The factory was built between 1883 and 1919 by the Lycoming Rubber Company, a subsidiary of the U.S. Rubber Company—one of the largest manufacturers of rubber goods in the U.S. The Lycoming division made tennis shoes, KEDS sneakers, gym and yachting shoes, as well as some miscellaneous rubber-related products.
After 1932, the Rubber Company moved out due to a drastic decline in product demand and, until 1979, various companies utilized the space including pajama, underwear, and shoe manufacturers. The Weldon Pajama Company leased space in the building beginning in 1934 and purchased the entire complex in 1951. It became the largest pajama factory in the world. In fact, the factory was scouted and used as a model for the 1950s Broadway musical (and later the movie), “The Pajama Game,” starring Doris Day.
( 1883-1919 )
1883: Construction started in 1883 and ended in 1919
World War I
( 1916-1934 )
1916: The factory reopened and expanded in response to the end of World War I and an upturn in the economy. It turned out more than 12,000 pairs of rubber footwear a day.
1932: With the advent of The Great Depression, local manufacturing moved to U.S. Rubber’s plant in Naugutuck, Connecticut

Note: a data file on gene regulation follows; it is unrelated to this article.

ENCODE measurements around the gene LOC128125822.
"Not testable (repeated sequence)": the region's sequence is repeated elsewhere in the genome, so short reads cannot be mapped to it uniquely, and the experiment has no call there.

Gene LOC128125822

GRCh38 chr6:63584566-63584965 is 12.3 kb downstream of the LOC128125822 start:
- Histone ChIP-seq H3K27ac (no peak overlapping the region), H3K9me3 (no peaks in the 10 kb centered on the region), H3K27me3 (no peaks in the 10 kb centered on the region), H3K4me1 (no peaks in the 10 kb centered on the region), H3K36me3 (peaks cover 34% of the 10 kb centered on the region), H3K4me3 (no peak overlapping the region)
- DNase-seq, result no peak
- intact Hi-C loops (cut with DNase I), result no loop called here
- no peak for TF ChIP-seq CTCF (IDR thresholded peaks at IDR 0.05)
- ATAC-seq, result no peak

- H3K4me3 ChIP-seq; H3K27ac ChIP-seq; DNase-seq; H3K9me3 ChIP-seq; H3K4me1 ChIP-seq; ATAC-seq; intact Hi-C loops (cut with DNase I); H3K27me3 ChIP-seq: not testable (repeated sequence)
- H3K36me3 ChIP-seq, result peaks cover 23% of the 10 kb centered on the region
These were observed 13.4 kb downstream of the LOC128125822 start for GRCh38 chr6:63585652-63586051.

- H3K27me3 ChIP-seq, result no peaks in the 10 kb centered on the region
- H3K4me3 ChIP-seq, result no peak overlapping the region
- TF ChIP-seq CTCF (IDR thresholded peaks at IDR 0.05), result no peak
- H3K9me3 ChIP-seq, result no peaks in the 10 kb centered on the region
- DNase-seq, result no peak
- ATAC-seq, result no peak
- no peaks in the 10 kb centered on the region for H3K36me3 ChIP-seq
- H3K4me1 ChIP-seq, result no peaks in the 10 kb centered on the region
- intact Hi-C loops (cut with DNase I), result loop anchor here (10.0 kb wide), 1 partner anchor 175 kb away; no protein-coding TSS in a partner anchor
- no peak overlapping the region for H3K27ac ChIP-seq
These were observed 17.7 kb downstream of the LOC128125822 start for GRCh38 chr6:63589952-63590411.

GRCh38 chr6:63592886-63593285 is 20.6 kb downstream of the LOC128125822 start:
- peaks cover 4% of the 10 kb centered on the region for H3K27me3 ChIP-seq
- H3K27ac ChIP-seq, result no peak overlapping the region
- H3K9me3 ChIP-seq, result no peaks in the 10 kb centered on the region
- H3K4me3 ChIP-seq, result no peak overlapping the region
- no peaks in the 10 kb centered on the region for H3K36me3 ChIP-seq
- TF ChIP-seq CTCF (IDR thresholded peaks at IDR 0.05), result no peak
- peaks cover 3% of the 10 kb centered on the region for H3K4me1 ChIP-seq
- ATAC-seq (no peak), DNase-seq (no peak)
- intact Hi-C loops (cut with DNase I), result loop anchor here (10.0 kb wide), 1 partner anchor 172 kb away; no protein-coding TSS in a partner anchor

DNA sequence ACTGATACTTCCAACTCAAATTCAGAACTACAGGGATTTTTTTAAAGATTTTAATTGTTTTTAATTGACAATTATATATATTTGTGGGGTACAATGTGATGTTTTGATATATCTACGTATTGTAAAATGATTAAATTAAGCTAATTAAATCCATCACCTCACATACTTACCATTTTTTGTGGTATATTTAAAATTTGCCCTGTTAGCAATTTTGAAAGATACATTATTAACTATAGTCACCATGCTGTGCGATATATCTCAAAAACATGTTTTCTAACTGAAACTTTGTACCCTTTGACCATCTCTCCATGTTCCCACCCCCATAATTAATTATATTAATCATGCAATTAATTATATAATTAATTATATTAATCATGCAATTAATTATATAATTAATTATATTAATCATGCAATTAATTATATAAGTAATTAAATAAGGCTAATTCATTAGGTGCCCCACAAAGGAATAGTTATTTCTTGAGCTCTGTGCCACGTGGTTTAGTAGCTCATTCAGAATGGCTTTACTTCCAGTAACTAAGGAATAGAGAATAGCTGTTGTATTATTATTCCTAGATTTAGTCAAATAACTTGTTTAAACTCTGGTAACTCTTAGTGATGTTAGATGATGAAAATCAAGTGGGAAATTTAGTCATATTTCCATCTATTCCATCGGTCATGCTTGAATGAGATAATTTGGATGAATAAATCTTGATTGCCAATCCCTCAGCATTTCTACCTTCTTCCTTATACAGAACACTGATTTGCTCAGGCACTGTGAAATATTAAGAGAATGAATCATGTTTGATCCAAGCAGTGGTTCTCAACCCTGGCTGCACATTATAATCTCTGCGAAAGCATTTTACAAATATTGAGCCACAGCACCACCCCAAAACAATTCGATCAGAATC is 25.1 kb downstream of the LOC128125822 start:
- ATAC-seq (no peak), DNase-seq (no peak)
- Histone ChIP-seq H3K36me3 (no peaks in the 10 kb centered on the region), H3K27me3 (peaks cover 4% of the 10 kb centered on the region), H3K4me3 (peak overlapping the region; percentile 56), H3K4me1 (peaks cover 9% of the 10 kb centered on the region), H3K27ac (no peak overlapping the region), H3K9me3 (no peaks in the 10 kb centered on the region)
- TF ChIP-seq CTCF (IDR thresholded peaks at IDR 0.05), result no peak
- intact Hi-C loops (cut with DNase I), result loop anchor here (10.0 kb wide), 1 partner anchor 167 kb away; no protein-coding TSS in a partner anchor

1934: Weldon Pajama Company began leasing a small amount of space in the complex.
The Pajama Factory
( 1950's )
1951: On January 26th, Weldon Pajama Company (owned by the Harwood Company), purchased the complex for $350,000, and spent $100,000 in renovations.
Mid-1950s: Weldon’s was the largest pajama factory in the world. (They also made sports shorts.)
( 1979-2003 )
Weldon’s continued to operate a factory outlet store for a number of years.
Cobbler’s Shoes Manufacturers opened the store, Cobblers Ladies Shoe Outlet—a tenant until October 2011.
1985 – 2008: The complex was purchased by Ray Smith and renamed “Raytown”. Over the years it housed restaurants, a nightclub, and a country line dancing venue—amongst other things.
Current tenant, Equinox Ltd—a manufacturer of outdoor gear, apparel, and equipment for backpacking, hiking and camping—started leasing space.
An Art Community
( Present )
After 1979 the buildings sat mostly vacant, until 2008 when Mark and Suzanne Winkelman purchased the complex with the idea of establishing a vibrant and diverse creative community. They renamed the complex “Pajama Factory” to acknowledge the rich history of the buildings.
Today: Today, the Pajama Factory is attracting an eclectic mix of established and emerging artists, businesses, entrepreneurs, craftspeople, community groups and dreamers; drawing from the Williamsport area as well as from other parts of the country and the world at large.
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